Prescribing intravenous fluids is an important skill for all hospital doctors. Paediatric fluid prescribing is complicated by the physiological and anatomical differences between adults and children, thus making it a greater challenge in this population. The National Institute of Clinical Excellence (NICE) has recently produced guidelines specific to children [28]. Prescribing the wrong type of fluid to children can result in significant morbidity and in some cases death [29]. A recent high-profile public inquiry into childhood deaths related to hyponatraemia in Northern Ireland has highlighted the importance of fluid prescribing [30]. Consequently the government released guidance on fluid prescribing in children [31]. Out of the three simulated tasks, students were very confident about successfully completing this task but actually performed least well overall. It became apparent in the focus groups that some students had received conflicting teaching during their clinical attachments. This has also been shown in a recent study examining the challenges of fluid prescribing [32]. As a result of this study medical students have developed fluid prescribing vignettes that have been disseminated regionally to ensure uniformity in teaching. In the focus groups students specifically describe the limited skills supervision received in fluid prescribing. The Regional Hyponatraemia Competence Framework document advocates ‘demonstrated competency’ in the safe prescription of intravenous fluids to avoid the risk of hyponatraemia [33]. This involves supervised prescribing and completion of case studies ratified by a senior member of medical staff. Extrapolating this advice to student intravenous fluid prescribing would suggest that students should also demonstrate competency and this may help them to calibrate their progress in skills development. This ratification could be by a senior doctor although a recent study suggests that medical students prefer ‘near-peer’ education led by supervised junior medical staff [34]. In addition, the use of peer-assisted learning may help to develop paediatric knowledge and skills [35]. Although the benefit of timely and specific feedback is well recognised, and students are keen to receive it, a recent study exploring feedback given to medical students on their communications skills suggests that it is uncommon for students to be directly observed practicing this skill and even less common to receive feedback on it [36].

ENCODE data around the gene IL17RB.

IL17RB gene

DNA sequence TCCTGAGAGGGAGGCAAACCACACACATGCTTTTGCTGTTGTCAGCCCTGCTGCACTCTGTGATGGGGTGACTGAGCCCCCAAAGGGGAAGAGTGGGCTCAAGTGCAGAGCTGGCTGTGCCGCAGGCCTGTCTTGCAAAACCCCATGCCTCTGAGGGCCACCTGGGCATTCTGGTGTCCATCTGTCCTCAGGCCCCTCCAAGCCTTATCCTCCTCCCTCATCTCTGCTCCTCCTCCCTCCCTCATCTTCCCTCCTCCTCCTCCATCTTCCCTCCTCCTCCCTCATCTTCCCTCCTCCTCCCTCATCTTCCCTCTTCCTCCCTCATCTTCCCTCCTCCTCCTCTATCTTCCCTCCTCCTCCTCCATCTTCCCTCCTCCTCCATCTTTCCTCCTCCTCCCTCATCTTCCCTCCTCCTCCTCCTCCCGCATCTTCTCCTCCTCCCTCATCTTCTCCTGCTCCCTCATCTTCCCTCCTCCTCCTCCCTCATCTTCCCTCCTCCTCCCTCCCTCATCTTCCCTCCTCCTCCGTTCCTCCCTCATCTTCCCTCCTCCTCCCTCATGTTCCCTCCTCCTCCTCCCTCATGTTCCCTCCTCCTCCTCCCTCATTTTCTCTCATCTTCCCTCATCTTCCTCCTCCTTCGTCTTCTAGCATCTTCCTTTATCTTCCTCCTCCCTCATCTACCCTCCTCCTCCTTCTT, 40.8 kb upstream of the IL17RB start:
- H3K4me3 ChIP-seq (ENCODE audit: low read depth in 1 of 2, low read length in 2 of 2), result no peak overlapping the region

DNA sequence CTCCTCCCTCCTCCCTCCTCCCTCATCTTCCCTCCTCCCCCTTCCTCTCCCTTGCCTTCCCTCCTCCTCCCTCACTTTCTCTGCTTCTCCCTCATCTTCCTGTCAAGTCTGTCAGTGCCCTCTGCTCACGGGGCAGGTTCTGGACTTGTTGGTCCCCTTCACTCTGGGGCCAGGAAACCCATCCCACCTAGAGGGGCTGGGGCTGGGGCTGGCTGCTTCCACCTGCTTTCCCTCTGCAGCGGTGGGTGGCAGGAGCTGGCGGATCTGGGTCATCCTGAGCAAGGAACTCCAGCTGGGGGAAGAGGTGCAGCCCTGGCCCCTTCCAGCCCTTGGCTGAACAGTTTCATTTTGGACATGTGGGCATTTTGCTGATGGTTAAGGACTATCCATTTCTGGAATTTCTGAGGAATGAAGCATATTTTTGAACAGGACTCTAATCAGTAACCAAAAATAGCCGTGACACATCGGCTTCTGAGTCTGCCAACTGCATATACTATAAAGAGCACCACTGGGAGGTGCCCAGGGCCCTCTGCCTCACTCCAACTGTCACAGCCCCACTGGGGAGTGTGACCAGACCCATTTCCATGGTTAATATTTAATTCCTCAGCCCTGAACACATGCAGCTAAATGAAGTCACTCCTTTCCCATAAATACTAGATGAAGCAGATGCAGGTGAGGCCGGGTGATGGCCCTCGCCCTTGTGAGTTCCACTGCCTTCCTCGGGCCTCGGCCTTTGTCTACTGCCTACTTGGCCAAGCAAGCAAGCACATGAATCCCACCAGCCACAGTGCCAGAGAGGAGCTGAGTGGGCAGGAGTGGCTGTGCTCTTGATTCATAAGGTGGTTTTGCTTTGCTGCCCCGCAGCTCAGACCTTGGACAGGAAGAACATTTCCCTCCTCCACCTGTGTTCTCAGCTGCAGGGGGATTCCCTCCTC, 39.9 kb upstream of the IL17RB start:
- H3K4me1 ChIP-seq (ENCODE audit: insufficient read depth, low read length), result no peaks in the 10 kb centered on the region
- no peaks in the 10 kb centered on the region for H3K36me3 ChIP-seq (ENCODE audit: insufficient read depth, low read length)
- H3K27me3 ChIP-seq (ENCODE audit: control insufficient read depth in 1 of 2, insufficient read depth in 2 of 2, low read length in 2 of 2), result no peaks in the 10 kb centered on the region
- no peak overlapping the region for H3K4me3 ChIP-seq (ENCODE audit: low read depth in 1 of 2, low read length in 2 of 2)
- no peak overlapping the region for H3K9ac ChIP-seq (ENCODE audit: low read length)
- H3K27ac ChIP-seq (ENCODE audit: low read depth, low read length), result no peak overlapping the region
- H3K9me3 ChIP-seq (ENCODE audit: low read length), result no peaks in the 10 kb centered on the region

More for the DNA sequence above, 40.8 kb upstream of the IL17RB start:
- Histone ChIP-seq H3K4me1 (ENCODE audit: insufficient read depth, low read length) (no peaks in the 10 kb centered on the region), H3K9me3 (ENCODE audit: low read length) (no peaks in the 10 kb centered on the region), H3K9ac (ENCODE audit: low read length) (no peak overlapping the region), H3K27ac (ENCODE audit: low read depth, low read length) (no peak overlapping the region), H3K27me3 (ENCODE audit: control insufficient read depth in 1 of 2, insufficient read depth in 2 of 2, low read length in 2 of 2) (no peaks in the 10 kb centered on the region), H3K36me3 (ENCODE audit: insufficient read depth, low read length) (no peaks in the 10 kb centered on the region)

It is recognised that newly qualified doctors have deficiencies in clinical skills [37]. Preparedness for practice and induction courses have been introduced for Foundation doctors to aid this transition and help with skills acquisition. However, Foundation Year 1 (FY1) doctors do not work in Paediatric wards and the paediatric content of these Foundation courses is minimal [38, 39]. Paediatrics is a competency-based specialty and in the UK the curriculum for postgraduate paediatric training, published by the RCPCH, is modelled on competencies that need to be achieved for successful progression [40]. It is anticipated that completion of these competencies will ultimately lead to better patient outcomes. The RCPCH has recently published a competency-based undergraduate curriculum that specifies essential paediatric skills required of a medical student [41]. The curriculum includes the three skills examined in this study. We propose that acquisition of the skills listed in the curriculum is ratified by demonstration of competence in the clinical setting analogous to Directly Observed Procedural Skills (DOPs) in the postgraduate domain [42].